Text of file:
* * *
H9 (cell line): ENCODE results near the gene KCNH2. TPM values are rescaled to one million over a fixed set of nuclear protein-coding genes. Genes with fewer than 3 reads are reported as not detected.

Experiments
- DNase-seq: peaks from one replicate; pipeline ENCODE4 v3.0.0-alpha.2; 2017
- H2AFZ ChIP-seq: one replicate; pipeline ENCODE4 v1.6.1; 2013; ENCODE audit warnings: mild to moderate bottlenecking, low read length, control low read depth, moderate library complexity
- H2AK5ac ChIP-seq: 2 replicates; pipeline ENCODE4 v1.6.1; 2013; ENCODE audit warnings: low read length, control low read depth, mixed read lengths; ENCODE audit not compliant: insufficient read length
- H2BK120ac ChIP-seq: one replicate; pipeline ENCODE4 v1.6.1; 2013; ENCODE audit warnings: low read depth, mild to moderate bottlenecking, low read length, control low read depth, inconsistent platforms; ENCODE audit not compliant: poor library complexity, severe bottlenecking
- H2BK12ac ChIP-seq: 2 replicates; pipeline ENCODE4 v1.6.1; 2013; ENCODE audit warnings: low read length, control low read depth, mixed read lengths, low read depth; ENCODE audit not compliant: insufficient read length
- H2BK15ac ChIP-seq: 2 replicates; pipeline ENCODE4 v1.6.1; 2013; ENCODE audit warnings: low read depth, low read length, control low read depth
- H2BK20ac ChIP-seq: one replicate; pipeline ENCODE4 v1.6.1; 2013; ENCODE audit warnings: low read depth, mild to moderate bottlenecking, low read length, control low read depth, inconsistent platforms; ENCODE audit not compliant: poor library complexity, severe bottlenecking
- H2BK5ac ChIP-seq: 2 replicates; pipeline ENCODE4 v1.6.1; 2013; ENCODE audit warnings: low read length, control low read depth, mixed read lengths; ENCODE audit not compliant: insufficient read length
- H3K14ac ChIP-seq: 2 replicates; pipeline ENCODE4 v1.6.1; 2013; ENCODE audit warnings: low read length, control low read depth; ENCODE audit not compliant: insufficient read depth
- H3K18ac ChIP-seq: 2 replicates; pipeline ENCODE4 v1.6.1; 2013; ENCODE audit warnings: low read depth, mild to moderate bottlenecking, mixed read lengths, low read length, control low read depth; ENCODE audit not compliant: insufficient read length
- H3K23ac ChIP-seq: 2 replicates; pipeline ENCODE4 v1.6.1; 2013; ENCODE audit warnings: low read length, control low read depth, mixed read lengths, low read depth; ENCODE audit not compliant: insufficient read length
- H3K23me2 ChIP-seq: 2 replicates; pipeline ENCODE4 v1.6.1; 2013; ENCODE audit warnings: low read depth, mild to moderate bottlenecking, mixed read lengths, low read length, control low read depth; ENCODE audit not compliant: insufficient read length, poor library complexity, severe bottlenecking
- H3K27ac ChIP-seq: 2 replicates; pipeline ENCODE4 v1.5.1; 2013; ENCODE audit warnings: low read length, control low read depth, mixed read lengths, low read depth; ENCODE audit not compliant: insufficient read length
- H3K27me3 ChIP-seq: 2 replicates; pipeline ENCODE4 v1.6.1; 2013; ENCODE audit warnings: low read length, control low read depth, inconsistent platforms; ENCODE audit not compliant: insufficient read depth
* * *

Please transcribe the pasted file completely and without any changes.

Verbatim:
H9 (cell line): ENCODE results near the gene KCNH2. TPM values are rescaled to one million over a fixed set of nuclear protein-coding genes. Genes with fewer than 3 reads are reported as not detected.

Experiments
- DNase-seq: peaks from one replicate; pipeline ENCODE4 v3.0.0-alpha.2; 2017
- H2AFZ ChIP-seq: one replicate; pipeline ENCODE4 v1.6.1; 2013; ENCODE audit warnings: mild to moderate bottlenecking, low read length, control low read depth, moderate library complexity
- H2AK5ac ChIP-seq: 2 replicates; pipeline ENCODE4 v1.6.1; 2013; ENCODE audit warnings: low read length, control low read depth, mixed read lengths; ENCODE audit not compliant: insufficient read length
- H2BK120ac ChIP-seq: one replicate; pipeline ENCODE4 v1.6.1; 2013; ENCODE audit warnings: low read depth, mild to moderate bottlenecking, low read length, control low read depth, inconsistent platforms; ENCODE audit not compliant: poor library complexity, severe bottlenecking
- H2BK12ac ChIP-seq: 2 replicates; pipeline ENCODE4 v1.6.1; 2013; ENCODE audit warnings: low read length, control low read depth, mixed read lengths, low read depth; ENCODE audit not compliant: insufficient read length
- H2BK15ac ChIP-seq: 2 replicates; pipeline ENCODE4 v1.6.1; 2013; ENCODE audit warnings: low read depth, low read length, control low read depth
- H2BK20ac ChIP-seq: one replicate; pipeline ENCODE4 v1.6.1; 2013; ENCODE audit warnings: low read depth, mild to moderate bottlenecking, low read length, control low read depth, inconsistent platforms; ENCODE audit not compliant: poor library complexity, severe bottlenecking
- H2BK5ac ChIP-seq: 2 replicates; pipeline ENCODE4 v1.6.1; 2013; ENCODE audit warnings: low read length, control low read depth, mixed read lengths; ENCODE audit not compliant: insufficient read length
- H3K14ac ChIP-seq: 2 replicates; pipeline ENCODE4 v1.6.1; 2013; ENCODE audit warnings: low read length, control low read depth; ENCODE audit not compliant: insufficient read depth
- H3K18ac ChIP-seq: 2 replicates; pipeline ENCODE4 v1.6.1; 2013; ENCODE audit warnings: low read depth, mild to moderate bottlenecking, mixed read lengths, low read length, control low read depth; ENCODE audit not compliant: insufficient read length
- H3K23ac ChIP-seq: 2 replicates; pipeline ENCODE4 v1.6.1; 2013; ENCODE audit warnings: low read length, control low read depth, mixed read lengths, low read depth; ENCODE audit not compliant: insufficient read length
- H3K23me2 ChIP-seq: 2 replicates; pipeline ENCODE4 v1.6.1; 2013; ENCODE audit warnings: low read depth, mild to moderate bottlenecking, mixed read lengths, low read length, control low read depth; ENCODE audit not compliant: insufficient read length, poor library complexity, severe bottlenecking
- H3K27ac ChIP-seq: 2 replicates; pipeline ENCODE4 v1.5.1; 2013; ENCODE audit warnings: low read length, control low read depth, mixed read lengths, low read depth; ENCODE audit not compliant: insufficient read length
- H3K27me3 ChIP-seq: 2 replicates; pipeline ENCODE4 v1.6.1; 2013; ENCODE audit warnings: low read length, control low read depth, inconsistent platforms; ENCODE audit not compliant: insufficient read depth